Listen to this post

Last week, a California federal judge held that a D&O liability insurer must advance subpoena-related defense costs on behalf of two former biotech directors and officers after the insurer could not provide conclusive evidence that the subpoenas alleged actual wrongdoing by the individuals after the company’s merger, as required to trigger the policy’s “Change in Control” exclusion. See AmTrust Int’l Underwriters DAC, Plaintiff, v. 180 Life Sciences Corp., et al., N.D. Cal. No. 22-CV-03844-BLF, 2024 WL 557724 (N.D. Cal. Feb. 12, 2024). The decision highlights the interplay of two significant D&O coverage issues—government investigations and M&A transactions—and underscores why policyholders must pay close attention to how their liability insurance policies may be impacted by a merger, acquisition, asset sale or similar deal.


In 2020, KBL purchased primary and excess D&O policies providing $5 million in limits. Later that year, KBL changed its name to 180 Life in a merger that involved the resignation of its CEO and all directors. Following the merger, the US Securities and Exchange Commission opened an investigation and issued subpoenas to KBL’s former CEO and a former director. 180 Life demanded coverage for the expenses it advanced to the former director and officer in connection with the subpoenas. The primary insurer filed a declaratory action asserting that 180 Life was not an insured under the policy issued to KBL (the pre-merger entity) and, in any event, because the subpoena-related expenses were subject to the policy’s “Change in Control” exclusion.

The parties disagreed over whether the policy’s advancement clause was triggered when there are “potentially covered” claims or whether the duty to advance defense costs was limited to “actually covered” claims. After consideration of the policy language and relevant case law, the court found that the advancement clause required the insurers to advance defense costs for potentially covered claims, consistent with California law. The court then turned to whether the SEC subpoenas were barred by the application of the Change in Control exclusion which turns on when the alleged wrongful acts are alleged to have been committed or attempted.

The Change in Control Exclusion

The Change in Control exclusion barred coverage for claims “alleg[ing] in whole or in part any Wrongful Acts committed, attempted or allegedly committed or attempted” by the individual insureds after the merger. The court first noted that an insurer that wishes to rely on an exclusion has the burden of proving, through “conclusive” evidence,” that the exclusion “applies in all possible worlds.” As applied in the context of the Change in Control exclusion, the insurers needed to show that the subpoenas alleged post-merger wrongful acts by the insureds.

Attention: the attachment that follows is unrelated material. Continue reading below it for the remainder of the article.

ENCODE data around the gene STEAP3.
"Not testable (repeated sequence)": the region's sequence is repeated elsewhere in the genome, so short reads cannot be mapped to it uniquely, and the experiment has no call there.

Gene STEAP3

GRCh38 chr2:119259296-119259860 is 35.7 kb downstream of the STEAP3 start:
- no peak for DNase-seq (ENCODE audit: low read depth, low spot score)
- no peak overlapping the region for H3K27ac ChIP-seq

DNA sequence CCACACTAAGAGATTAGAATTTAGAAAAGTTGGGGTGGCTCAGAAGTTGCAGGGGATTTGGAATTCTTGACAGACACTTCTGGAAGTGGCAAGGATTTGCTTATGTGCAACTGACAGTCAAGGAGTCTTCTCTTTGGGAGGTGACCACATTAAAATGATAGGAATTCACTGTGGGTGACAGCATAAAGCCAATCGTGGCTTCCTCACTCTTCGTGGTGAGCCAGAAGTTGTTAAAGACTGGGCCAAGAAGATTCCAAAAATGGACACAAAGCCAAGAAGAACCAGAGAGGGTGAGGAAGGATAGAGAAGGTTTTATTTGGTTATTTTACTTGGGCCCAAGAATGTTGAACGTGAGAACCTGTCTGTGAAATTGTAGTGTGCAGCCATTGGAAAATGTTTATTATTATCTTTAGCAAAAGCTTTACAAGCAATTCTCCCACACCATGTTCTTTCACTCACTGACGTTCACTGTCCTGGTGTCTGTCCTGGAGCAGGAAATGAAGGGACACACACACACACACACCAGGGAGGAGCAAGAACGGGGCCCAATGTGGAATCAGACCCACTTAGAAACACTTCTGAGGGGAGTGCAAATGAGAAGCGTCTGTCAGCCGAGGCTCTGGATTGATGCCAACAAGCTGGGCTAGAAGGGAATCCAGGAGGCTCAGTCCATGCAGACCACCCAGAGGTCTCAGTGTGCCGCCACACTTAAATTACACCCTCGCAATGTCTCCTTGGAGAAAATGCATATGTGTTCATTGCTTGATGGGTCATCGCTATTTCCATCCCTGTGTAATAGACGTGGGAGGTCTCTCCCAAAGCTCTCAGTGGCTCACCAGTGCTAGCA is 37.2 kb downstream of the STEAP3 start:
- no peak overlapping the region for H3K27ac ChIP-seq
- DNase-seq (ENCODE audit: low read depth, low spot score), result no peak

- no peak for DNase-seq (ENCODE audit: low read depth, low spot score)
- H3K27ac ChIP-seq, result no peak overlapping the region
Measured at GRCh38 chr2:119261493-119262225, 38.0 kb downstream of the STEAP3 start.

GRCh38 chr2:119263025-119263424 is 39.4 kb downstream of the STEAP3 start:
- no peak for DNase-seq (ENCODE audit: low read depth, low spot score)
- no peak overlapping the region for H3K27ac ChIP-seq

That showing, the court acknowledged, was difficult to make in the context of a subpoena, which merely requests documents, compared to a civil complaint containing specific allegations of wrongdoing.

The insurers emphasized that the SEC subpoenas requested documents relating to both pre-merger and post-merger time periods and urged the court to infer from those requests that the subpoenas allege both pre-merger and post-merger wrongful acts. The court declined to make that “logical leap” and ultimately concluded that the insurers failed to meet the high burden of conclusively showing that the Change in Control exclusion applied. The court recognized, however, that the insurers may be able to make this showing at a later date. If so, they will be able to recoup any advanced defense costs that turn out not to be covered. 


Time and time again, insurers argue that government subpoenas are not covered under D&O policies because they do not allege any wrongful acts by insureds and, as a result, cannot trigger insuring agreements requiring that demands for documents be “for Wrongful Acts.” Here, where it supported a complete disclaimer, the insurers took the opposite position that the subpoenas alleged wrongful acts simply because the document requests related to post-merger time periods. The court correctly applied the high burden required for insurers to deny coverage based on exclusions where it determined that the subpoenas did not allege wrongful acts, they only requested documents.

More broadly, the context in which this dispute arose—government investigations following a merger—also highlights the importance of coordinating coverage in the context of M&A deals. This includes not only carefully examining the scope of exclusions that may defeat coverage for claims that only allege in part conduct during the excluded time period, but also reviewing liability policies covering directors and officers before and after closing to ensure continuity of coverage and avoid unexpected gaps in coverage.

All companies, whether currently contemplating a transaction or not, need to understand how their D&O policies account for changes in control. Legacy D&O policies typically provide going-forward coverage in the event of a sale, and imprecise policy wording or overbroad exclusions may result in finger pointing and coverage gaps if left unaccounted for. Working closely with insurance brokers, consultants and outside coverage counsel can help identify these issues, work towards mitigating deal-related risks and minimize surprises if a D&O claim arises after closing.